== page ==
Charleston Eats: A 16-Stop Tour

A look at one of the best food cities in America


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Shown is the 22-seat 167 Raw. One side of the small restaurant houses the raw bar; around the corner is an open kitchen that serves up hot and cold dishes.

LOGAN CYRUS

WHEN I FIRST started visiting Charleston a little less than a decade ago, the list of restaurant recommendations people gave me was short: Cypress, Magnolias, Poogan’s Porch, High Cotton. Maybe a few others.

These days, with a new generation of chefs bringing their own styles and veteran chefs opening new concepts, there’s not enough time to visit all the worthy restaurants in one trip. 

Poogan’s Porch, inside a Victorian house along Queen Street, is still a place where many people choose to start their day. Or you can try Callie’s Hot Little Biscuit, a grab-and-go eatery serving up handmade biscuits, stuffed, if you prefer, with goodies such as country ham (and on Fridays, fried chicken). The Park Café is great for breakfast all week long, and is on trend with an assortment of toasts, but the creamy kale toast is a standout. Always on the menu are the Danish æbleskivers, puffed pancakes served with house preserves. The juice is fresh and so is the décor, a successful conversion of an old dry cleaners into a bright spot that helps you wake up.

ANDREW CELBULKA

Once McCrady’s Tavern, Sean Brock’s McCrady’s Restaurant serves dishes such as this green strawberry and radish salad (below left) in a dining room that hints at its historic past.

ANDREW CELBULKA

Along a cobblestone alley you’ll find McCrady’s, a restaurant whose past is on display at every turn. Brick archways, gas lamps, original fireplaces, and an old water well at the corner of the dining room are silent testaments to this historical landmark’s role in Charleston’s own story. Originally built as a tavern in the 18th century by Edward McCrady, a leader in Charleston’s militia during the American Revolution, it remains a place where locals and visitors can meet for a good drink.

As noteworthy as the architecture and cocktails are, Southern fare reimagined by award-winning chef Sean Brock remains McCrady’s calling card. The kitchen seeks out fresh ingredients from local farmers and fishermen, presenting them in carefully constructed entrées. The menu changes frequently as a result, but expect to see Brock’s signature use of ember cooking, in which ingredients sit in a pan that rests directly atop slow-burning embers. The result is a soft, smoky flavor that can’t be achieved over a live fire.

My first experience at FIG, another upscale option, involved chilled razor clams over fresh corn and melon. Dusted with cayenne and drizzled with corn milk vinaigrette, this clean-cut dish is one example of what draws food-lovers to Charleston. If you find the tomato tarte tatin on the menu, be sure to make room for it.



LOGAN CYRUS

Sam Norton shucks an oyster at 167 Raw. Shown above is the lobster roll.

You’d miss 167 Raw if you didn’t know where to look. In a town known for shucking oysters, this little spot, which started out as a fish market with just four seats, might be my new favorite.

These days, the market-turned-raw bar seats a tight 22. The menu is a tidy list of hot and cold items, with specials and the day’s oyster selection found on large chalkboards. Pull up a chair to the gleaming white bar and nosh your way through the menu, or grab a dozen oysters and a drink before heading somewhere else. The lobster roll, raw oysters, and ceviche are all hits, and the 10-hour pork carnita is a nice surprise (and a late-night craving).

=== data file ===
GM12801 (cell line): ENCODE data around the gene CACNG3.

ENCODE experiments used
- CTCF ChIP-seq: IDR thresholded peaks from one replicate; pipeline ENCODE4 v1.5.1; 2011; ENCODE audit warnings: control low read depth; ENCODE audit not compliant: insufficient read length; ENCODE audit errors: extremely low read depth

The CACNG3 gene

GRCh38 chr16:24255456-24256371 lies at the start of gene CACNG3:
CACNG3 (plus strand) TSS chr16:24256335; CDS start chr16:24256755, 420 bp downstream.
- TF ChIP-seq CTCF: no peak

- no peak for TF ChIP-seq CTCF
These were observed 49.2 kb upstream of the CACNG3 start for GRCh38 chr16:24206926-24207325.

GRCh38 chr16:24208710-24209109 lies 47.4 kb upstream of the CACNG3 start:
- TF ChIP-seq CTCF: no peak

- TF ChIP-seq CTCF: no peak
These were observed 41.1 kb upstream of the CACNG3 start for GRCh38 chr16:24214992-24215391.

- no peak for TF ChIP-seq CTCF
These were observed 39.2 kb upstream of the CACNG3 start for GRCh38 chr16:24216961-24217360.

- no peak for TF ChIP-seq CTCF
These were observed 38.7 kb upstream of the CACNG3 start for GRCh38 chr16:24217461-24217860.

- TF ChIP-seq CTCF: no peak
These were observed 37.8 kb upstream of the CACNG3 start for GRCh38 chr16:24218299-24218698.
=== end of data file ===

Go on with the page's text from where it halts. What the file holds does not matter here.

Charleston’s culinary scene continues to evolve, as residents and visitors alike increase their expectations and as the city grows outward. Chef Brock’s newest concept, Minero, offers diners casual Mexican cuisine with a hint of Southern influence. Locals swear by Ko Cha, a Korean joint beside a gas station in West Ashley, a western district of the city where Charleston (and the colony of Carolina) was founded. Evo Pizzeria in North Charleston serves up good pies and craft beer in a family-friendly atmosphere.

Lee Lee’s Hot Kitchen has a décor that lives up to its fun-loving name and a Chinese American menu that includes crispy scallion pancakes fried in pork fat. Chez Nous composes daily menus that speak to the cuisines of southern France, northern Italy, and northern Spain. 

The evolution isn’t limited to food. A restaurant’s design is decidedly part of the conversation when dining out in Charleston, from the casually hip Leon’s Oyster Shop to the bright and beautiful Westendorff.

Even this list barely covers what Charleston’s food scene has to offer. My advice: Try something old, and try something new. In the corners of town that are less familiar to tourists are places such as Spero, a funky joint with a sense of humor, and Zero George, a boutique hotel pulling off an ambitious menu in a kitchen barely bigger than my own. Enjoy the shrimp and grits at Poogan’s Porch, certainly, but also make time on your itinerary for Edmund’s Oast, located (for now) on the outskirts of downtown.


5CHURCH SPREADS

COURTESY 5CHURCH

Broiled oysters with Anson Mills grits, quail egg yolk, and truffle

5Church now has a sister restaurant in Charleston. It opened in November along Market Street, a popular tourist destination. Named for the address of the original location in Charlotte, 5Church in Charleston keeps the name relevant by occupying an old church, taking its stylish decor to a larger setting. The menu is familiar to those who’ve eaten at 5Church here, as is the handwriting on the ceiling spelling every word of The Art of War. 32b N. Market Street, 843-937-8666.

 

 


This article appears in the March 2016 issue of Charlotte Magazine

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